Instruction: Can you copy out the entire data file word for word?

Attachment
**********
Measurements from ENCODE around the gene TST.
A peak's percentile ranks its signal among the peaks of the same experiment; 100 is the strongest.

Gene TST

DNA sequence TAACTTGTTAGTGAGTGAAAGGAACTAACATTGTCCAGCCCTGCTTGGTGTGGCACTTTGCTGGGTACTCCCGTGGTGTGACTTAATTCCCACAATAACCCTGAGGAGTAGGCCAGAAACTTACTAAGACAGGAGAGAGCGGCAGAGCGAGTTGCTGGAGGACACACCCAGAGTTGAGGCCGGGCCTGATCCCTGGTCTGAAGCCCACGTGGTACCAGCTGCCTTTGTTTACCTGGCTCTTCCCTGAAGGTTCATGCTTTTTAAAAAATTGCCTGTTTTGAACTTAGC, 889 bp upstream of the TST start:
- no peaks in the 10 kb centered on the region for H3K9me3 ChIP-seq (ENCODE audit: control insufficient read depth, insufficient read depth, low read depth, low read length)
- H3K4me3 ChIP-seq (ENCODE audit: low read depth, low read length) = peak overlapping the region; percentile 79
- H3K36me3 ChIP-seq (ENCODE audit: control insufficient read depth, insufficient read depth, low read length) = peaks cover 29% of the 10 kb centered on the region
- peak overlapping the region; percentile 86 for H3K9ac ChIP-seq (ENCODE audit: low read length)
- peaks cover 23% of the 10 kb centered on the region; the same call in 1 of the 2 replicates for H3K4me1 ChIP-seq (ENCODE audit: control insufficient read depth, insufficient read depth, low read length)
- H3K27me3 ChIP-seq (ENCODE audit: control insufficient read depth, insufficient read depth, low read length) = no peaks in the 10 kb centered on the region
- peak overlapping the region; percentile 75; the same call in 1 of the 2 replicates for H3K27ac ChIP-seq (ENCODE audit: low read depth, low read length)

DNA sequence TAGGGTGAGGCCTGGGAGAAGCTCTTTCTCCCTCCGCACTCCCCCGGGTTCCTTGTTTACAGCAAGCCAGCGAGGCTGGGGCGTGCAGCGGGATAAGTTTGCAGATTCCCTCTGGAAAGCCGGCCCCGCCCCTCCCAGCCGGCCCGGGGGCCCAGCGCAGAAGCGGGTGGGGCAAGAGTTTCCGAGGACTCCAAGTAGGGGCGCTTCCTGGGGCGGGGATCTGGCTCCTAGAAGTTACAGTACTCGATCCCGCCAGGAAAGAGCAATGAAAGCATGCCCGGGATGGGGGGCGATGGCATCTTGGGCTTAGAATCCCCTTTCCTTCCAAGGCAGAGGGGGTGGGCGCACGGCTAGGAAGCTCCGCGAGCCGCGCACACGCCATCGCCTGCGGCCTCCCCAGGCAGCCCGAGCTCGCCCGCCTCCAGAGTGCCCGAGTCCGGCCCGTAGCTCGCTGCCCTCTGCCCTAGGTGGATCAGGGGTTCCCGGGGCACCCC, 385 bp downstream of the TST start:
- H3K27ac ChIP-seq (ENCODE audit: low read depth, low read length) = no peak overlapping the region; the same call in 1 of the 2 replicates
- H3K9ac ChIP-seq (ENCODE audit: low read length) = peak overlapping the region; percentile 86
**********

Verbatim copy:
Measurements from ENCODE around the gene TST.
A peak's percentile ranks its signal among the peaks of the same experiment; 100 is the strongest.

Gene TST

DNA sequence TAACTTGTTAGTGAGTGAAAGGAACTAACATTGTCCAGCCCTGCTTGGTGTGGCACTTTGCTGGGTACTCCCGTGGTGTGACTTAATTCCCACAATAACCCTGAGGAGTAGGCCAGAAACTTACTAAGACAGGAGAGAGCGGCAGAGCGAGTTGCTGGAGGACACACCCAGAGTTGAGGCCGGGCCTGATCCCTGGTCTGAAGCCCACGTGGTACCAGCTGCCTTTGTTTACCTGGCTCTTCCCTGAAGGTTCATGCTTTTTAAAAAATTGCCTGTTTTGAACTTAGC, 889 bp upstream of the TST start:
- no peaks in the 10 kb centered on the region for H3K9me3 ChIP-seq (ENCODE audit: control insufficient read depth, insufficient read depth, low read depth, low read length)
- H3K4me3 ChIP-seq (ENCODE audit: low read depth, low read length) = peak overlapping the region; percentile 79
- H3K36me3 ChIP-seq (ENCODE audit: control insufficient read depth, insufficient read depth, low read length) = peaks cover 29% of the 10 kb centered on the region
- peak overlapping the region; percentile 86 for H3K9ac ChIP-seq (ENCODE audit: low read length)
- peaks cover 23% of the 10 kb centered on the region; the same call in 1 of the 2 replicates for H3K4me1 ChIP-seq (ENCODE audit: control insufficient read depth, insufficient read depth, low read length)
- H3K27me3 ChIP-seq (ENCODE audit: control insufficient read depth, insufficient read depth, low read length) = no peaks in the 10 kb centered on the region
- peak overlapping the region; percentile 75; the same call in 1 of the 2 replicates for H3K27ac ChIP-seq (ENCODE audit: low read depth, low read length)

DNA sequence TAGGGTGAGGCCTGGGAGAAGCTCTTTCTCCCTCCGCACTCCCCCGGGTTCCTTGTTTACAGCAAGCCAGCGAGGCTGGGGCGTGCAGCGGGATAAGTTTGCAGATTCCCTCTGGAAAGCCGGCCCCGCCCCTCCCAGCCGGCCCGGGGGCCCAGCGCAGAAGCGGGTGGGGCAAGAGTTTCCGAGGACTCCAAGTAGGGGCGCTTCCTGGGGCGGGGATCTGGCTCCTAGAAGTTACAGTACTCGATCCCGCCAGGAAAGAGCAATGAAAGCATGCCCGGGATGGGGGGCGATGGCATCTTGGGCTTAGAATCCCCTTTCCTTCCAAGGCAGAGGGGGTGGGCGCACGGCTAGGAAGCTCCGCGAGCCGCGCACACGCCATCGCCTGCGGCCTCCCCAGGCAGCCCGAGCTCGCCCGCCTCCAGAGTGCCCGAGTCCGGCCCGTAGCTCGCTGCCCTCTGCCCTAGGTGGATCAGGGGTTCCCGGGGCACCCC, 385 bp downstream of the TST start:
- H3K27ac ChIP-seq (ENCODE audit: low read depth, low read length) = no peak overlapping the region; the same call in 1 of the 2 replicates
- H3K9ac ChIP-seq (ENCODE audit: low read length) = peak overlapping the region; percentile 86